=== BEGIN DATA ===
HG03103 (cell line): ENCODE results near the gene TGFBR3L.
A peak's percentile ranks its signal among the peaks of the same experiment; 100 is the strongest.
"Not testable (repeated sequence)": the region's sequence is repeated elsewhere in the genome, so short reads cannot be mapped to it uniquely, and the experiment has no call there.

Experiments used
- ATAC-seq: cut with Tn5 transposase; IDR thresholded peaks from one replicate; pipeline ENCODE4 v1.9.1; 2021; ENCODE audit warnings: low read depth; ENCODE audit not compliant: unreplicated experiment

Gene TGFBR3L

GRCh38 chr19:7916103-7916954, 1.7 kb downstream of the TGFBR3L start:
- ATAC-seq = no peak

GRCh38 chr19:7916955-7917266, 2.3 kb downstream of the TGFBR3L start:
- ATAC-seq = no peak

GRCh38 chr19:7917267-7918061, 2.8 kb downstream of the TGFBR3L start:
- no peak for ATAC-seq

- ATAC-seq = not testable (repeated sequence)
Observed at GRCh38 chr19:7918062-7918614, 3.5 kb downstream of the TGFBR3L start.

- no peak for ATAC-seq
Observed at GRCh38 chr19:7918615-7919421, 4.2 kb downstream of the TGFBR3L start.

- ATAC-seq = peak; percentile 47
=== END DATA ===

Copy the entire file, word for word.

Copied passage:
HG03103 (cell line): ENCODE results near the gene TGFBR3L.
A peak's percentile ranks its signal among the peaks of the same experiment; 100 is the strongest.
"Not testable (repeated sequence)": the region's sequence is repeated elsewhere in the genome, so short reads cannot be mapped to it uniquely, and the experiment has no call there.

Experiments used
- ATAC-seq: cut with Tn5 transposase; IDR thresholded peaks from one replicate; pipeline ENCODE4 v1.9.1; 2021; ENCODE audit warnings: low read depth; ENCODE audit not compliant: unreplicated experiment

Gene TGFBR3L

GRCh38 chr19:7916103-7916954, 1.7 kb downstream of the TGFBR3L start:
- ATAC-seq = no peak

GRCh38 chr19:7916955-7917266, 2.3 kb downstream of the TGFBR3L start:
- ATAC-seq = no peak

GRCh38 chr19:7917267-7918061, 2.8 kb downstream of the TGFBR3L start:
- no peak for ATAC-seq

- ATAC-seq = not testable (repeated sequence)
Observed at GRCh38 chr19:7918062-7918614, 3.5 kb downstream of the TGFBR3L start.

- no peak for ATAC-seq
Observed at GRCh38 chr19:7918615-7919421, 4.2 kb downstream of the TGFBR3L start.

- ATAC-seq = peak; percentile 47